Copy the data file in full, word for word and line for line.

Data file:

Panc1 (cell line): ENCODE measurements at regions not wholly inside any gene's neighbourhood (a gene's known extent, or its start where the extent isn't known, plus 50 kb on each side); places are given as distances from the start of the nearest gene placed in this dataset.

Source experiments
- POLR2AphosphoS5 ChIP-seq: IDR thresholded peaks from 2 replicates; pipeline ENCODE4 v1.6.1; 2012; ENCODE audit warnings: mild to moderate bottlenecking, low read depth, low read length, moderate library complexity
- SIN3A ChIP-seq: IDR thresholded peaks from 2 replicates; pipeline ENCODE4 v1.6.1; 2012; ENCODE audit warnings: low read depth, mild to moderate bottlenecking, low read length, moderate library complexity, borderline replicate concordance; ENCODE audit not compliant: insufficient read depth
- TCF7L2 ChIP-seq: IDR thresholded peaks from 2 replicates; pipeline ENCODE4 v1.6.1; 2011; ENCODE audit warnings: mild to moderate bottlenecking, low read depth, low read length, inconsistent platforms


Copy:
Panc1 (cell line): ENCODE measurements at regions not wholly inside any gene's neighbourhood (a gene's known extent, or its start where the extent isn't known, plus 50 kb on each side); places are given as distances from the start of the nearest gene placed in this dataset.

Source experiments
- POLR2AphosphoS5 ChIP-seq: IDR thresholded peaks from 2 replicates; pipeline ENCODE4 v1.6.1; 2012; ENCODE audit warnings: mild to moderate bottlenecking, low read depth, low read length, moderate library complexity
- SIN3A ChIP-seq: IDR thresholded peaks from 2 replicates; pipeline ENCODE4 v1.6.1; 2012; ENCODE audit warnings: low read depth, mild to moderate bottlenecking, low read length, moderate library complexity, borderline replicate concordance; ENCODE audit not compliant: insufficient read depth
- TCF7L2 ChIP-seq: IDR thresholded peaks from 2 replicates; pipeline ENCODE4 v1.6.1; 2011; ENCODE audit warnings: mild to moderate bottlenecking, low read depth, low read length, inconsistent platforms